Information, observations, and analysis from the James River valley on the Northern Plains-----
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Two groups have emerged on the South Dakota political scene that grew out of dissatisfaction with politics-as-usual. The Mainstream Coalition, which is composed of state legislators from both parties, has stirred up some commotion, particularly in Republican circles. The group is looking for some legislative solutions with a moderate approach to state problems. The other group, Democracy in Action, thinks that energy and effort is being wasted on hot-button items such as abortion at the expense of more relevant and pressing matters facing a majority of citizens.
The groups are looking for nonpartisan solutions on the legislative agenda. That is by no means a new approach in the Dakotas.
In the early part of the 20th century, Arthur Townley started the Nonpartisan League in North Dakota. Townley was a socialist, but the Nonpartisan League worked by making alliances with politicians of both political parties who would work for their agenda.
The major factor in the formation of the Nonpartisan League was the control of agriculture exercised by grain-trade interests. The Nonpartisan League worked to established state-owned grain terminals, mills, grain inspections, and lending banks. Although the League had only a decade of controlling politics in North Dakota, primarily, it managed to free farmers from what they regarded as oppression and economic disaster at the hands of corporations involved in agriculture.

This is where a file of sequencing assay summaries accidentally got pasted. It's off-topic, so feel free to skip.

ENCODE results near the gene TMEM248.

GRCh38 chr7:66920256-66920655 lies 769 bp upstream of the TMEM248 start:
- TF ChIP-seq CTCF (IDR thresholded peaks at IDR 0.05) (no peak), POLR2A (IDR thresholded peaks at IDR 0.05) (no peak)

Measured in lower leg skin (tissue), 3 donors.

Cooperatives had not worked out. Farmers tended to get bogged down in factional disputes and wrangling over policy. The Nonpartisan League managed to establish grain marketing services that were efficient and stable.
While the Nonpartisan League dealt mostly with agricultural issues, it set an example of an alliance of interests that could use the two-party system to circumvent partisan ideologies and get the legislatures to work on tasks that moved the state ahead.
The Mainstream Coalition and Democracy In Action both look to work on programs through alliances with centrist people in both the Democratic and Republican Parties. When a legislature is locked down by a single party, as in South Dakota, citizens have to find some way to get their representatives to face the real issues and circumvent the partisan barriers.
The frustration of people in South Dakota at politics-as-usual is hard to escape. While the extreme partisans make the noise that gets the attention, the people who want the state to work for them are doing the planning.
No one should discount the power and influence that Democracy In Action and the Mainstream Coalition can wield. People from both parties are looking for something better and a better way to get our political business done.
We might well be replaying a political strategy from 100 years ago. The two organizations offer a way to close partisan divides and allow Republicans and Democrats to relate to each as friends and neighbors once again.